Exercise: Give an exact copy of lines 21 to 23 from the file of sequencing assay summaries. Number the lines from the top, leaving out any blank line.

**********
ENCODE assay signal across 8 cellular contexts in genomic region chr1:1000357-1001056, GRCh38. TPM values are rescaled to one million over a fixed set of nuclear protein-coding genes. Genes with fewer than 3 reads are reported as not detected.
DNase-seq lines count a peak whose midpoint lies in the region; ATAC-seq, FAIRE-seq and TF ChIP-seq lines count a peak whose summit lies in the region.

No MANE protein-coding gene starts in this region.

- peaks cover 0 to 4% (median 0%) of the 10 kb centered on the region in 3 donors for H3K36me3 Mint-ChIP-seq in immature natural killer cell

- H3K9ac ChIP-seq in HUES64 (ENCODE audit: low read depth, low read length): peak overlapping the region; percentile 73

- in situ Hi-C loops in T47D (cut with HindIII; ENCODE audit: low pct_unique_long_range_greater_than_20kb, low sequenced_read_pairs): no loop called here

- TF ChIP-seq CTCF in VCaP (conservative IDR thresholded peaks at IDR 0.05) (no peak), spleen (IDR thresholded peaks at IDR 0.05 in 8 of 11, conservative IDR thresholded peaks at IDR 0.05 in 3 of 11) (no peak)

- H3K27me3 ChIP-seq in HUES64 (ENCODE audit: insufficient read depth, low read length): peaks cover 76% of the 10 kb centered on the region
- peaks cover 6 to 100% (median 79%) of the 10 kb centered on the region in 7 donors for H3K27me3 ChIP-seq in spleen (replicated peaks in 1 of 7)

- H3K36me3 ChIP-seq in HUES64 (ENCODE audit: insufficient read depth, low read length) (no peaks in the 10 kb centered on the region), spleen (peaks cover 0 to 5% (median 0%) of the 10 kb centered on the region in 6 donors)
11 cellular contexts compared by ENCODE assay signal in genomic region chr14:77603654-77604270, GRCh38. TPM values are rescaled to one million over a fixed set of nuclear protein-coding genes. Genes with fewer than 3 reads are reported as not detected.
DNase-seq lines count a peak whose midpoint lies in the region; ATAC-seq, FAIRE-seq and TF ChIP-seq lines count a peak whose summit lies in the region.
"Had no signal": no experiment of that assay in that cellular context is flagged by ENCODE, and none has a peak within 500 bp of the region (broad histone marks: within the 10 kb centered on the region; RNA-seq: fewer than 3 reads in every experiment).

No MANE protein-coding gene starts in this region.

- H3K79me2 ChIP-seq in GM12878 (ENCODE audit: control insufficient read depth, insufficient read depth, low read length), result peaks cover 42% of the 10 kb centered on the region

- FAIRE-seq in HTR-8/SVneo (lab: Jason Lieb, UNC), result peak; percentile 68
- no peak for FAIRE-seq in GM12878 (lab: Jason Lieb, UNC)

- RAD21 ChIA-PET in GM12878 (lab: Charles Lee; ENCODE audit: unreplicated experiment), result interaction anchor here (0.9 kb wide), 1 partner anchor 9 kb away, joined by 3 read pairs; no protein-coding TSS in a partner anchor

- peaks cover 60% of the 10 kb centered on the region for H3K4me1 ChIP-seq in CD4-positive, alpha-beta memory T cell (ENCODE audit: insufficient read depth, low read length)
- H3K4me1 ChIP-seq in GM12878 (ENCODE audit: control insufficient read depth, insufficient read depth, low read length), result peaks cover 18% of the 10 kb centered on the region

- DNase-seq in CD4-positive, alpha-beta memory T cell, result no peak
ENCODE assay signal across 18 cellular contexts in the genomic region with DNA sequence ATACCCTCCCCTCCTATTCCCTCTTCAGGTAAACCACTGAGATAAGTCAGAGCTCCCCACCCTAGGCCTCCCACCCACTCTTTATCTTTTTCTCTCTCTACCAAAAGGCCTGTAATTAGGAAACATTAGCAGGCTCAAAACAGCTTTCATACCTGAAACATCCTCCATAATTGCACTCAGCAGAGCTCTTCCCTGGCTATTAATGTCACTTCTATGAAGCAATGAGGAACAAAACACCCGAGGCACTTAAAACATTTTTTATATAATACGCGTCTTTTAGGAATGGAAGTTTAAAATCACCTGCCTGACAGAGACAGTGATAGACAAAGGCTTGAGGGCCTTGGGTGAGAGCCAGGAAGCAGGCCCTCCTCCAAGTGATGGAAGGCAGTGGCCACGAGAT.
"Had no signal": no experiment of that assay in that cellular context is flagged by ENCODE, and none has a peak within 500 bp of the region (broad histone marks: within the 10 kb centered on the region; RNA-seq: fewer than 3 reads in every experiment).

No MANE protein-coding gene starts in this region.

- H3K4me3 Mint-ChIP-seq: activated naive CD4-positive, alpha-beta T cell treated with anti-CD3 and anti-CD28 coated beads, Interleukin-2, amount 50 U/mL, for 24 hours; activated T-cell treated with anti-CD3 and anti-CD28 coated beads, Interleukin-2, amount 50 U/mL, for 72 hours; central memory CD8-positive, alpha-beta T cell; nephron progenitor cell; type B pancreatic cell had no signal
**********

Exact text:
- DNase-seq in CD4-positive, alpha-beta memory T cell, result no peak
ENCODE assay signal across 18 cellular contexts in the genomic region with DNA sequence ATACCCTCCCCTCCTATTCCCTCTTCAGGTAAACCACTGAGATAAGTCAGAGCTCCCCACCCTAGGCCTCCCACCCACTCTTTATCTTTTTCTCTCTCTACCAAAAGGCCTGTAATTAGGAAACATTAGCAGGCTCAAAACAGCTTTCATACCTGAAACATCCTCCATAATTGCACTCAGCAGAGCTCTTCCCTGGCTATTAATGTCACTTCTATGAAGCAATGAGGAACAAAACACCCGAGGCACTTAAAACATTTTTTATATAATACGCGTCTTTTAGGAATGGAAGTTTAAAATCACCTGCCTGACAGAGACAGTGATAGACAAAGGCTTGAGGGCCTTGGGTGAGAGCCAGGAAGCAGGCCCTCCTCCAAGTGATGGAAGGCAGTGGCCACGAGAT.
"Had no signal": no experiment of that assay in that cellular context is flagged by ENCODE, and none has a peak within 500 bp of the region (broad histone marks: within the 10 kb centered on the region; RNA-seq: fewer than 3 reads in every experiment).